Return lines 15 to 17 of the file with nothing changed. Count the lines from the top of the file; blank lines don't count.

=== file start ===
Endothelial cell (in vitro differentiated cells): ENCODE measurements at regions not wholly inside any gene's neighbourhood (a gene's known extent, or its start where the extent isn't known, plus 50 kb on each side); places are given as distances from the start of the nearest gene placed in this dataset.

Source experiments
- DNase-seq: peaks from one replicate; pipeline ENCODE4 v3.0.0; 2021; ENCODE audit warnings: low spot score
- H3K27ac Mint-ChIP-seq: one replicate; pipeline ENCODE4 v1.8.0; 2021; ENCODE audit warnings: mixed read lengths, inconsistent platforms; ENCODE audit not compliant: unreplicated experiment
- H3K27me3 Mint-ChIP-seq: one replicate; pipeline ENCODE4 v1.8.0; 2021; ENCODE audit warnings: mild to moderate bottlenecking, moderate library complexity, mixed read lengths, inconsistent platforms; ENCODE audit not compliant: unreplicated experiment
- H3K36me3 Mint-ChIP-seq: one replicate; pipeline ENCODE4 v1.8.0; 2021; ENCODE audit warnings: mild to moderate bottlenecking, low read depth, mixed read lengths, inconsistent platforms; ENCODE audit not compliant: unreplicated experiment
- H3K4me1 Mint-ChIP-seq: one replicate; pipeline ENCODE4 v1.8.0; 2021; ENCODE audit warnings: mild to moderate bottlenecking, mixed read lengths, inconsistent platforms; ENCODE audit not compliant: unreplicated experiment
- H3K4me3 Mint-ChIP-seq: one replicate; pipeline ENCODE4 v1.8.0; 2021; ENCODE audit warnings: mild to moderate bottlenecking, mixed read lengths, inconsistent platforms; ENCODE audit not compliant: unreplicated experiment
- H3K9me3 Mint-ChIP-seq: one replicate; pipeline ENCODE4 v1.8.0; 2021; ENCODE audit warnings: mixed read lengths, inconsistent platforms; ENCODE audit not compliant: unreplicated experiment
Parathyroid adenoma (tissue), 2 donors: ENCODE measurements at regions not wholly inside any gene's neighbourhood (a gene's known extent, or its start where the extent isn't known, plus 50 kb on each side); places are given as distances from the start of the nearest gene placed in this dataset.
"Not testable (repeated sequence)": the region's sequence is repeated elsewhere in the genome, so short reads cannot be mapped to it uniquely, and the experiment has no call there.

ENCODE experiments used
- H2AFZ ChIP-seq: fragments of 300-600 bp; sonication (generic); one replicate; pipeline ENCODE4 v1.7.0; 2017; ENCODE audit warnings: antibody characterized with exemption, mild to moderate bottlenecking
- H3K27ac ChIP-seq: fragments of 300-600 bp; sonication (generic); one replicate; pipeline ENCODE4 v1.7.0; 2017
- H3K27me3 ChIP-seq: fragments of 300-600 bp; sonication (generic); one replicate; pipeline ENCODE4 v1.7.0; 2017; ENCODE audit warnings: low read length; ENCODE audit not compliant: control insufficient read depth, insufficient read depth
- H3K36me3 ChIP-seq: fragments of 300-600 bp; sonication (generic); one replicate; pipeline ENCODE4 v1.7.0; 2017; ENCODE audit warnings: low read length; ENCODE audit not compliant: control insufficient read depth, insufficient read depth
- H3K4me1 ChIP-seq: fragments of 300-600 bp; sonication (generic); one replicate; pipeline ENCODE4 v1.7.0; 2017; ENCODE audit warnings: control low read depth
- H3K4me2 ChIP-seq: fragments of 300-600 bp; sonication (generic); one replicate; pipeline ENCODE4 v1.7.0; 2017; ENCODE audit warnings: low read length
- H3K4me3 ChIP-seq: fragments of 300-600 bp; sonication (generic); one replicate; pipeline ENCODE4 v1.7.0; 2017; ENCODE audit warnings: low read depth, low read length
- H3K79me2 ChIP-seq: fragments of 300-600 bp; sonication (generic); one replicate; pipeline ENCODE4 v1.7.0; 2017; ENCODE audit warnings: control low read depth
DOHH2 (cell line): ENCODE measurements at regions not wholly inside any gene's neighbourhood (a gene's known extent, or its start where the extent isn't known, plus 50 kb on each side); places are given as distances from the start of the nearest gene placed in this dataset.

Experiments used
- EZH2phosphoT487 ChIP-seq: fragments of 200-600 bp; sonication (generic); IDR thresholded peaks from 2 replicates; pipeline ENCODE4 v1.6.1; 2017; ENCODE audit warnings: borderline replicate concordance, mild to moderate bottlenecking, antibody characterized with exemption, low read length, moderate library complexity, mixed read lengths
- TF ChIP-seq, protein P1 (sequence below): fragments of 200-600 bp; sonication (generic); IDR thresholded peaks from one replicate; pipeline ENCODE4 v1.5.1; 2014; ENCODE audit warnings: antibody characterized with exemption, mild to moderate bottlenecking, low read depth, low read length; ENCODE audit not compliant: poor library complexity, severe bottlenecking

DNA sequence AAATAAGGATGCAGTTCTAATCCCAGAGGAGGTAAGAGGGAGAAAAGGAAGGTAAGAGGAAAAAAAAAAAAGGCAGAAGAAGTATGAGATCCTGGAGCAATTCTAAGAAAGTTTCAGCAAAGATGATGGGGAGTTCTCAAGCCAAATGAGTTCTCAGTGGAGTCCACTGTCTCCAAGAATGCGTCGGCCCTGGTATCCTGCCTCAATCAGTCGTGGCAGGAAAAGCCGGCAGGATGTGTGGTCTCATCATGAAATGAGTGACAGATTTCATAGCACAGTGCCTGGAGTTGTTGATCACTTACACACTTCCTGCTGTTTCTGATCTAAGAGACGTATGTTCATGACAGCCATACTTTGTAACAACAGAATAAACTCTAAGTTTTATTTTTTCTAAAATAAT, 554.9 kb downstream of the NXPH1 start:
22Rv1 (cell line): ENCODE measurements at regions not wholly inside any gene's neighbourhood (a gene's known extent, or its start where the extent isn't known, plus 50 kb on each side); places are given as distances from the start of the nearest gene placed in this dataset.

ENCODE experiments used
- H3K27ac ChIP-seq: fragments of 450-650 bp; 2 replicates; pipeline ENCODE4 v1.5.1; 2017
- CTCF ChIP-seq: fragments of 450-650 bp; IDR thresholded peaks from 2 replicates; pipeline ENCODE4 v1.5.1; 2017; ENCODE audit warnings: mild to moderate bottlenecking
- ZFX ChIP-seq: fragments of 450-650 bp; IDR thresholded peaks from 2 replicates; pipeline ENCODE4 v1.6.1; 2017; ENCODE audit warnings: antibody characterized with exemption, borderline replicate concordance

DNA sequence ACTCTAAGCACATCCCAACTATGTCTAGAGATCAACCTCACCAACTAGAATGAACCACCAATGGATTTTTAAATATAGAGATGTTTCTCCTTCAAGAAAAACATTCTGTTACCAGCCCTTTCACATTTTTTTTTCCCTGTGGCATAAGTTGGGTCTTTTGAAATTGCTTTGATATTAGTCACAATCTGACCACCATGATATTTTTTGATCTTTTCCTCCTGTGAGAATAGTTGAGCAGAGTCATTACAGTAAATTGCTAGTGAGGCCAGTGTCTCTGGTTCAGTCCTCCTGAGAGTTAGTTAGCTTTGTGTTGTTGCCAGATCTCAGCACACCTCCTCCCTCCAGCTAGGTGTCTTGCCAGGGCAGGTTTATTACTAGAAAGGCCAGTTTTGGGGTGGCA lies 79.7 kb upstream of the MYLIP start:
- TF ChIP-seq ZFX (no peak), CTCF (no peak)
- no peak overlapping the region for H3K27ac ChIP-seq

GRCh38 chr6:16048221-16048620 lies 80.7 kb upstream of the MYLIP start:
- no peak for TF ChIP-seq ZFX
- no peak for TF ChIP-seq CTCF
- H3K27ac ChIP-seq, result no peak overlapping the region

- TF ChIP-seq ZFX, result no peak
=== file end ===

- H3K27me3 ChIP-seq: fragments of 300-600 bp; sonication (generic); one replicate; pipeline ENCODE4 v1.7.0; 2017; ENCODE audit warnings: low read length; ENCODE audit not compliant: control insufficient read depth, insufficient read depth
- H3K36me3 ChIP-seq: fragments of 300-600 bp; sonication (generic); one replicate; pipeline ENCODE4 v1.7.0; 2017; ENCODE audit warnings: low read length; ENCODE audit not compliant: control insufficient read depth, insufficient read depth
- H3K4me1 ChIP-seq: fragments of 300-600 bp; sonication (generic); one replicate; pipeline ENCODE4 v1.7.0; 2017; ENCODE audit warnings: control low read depth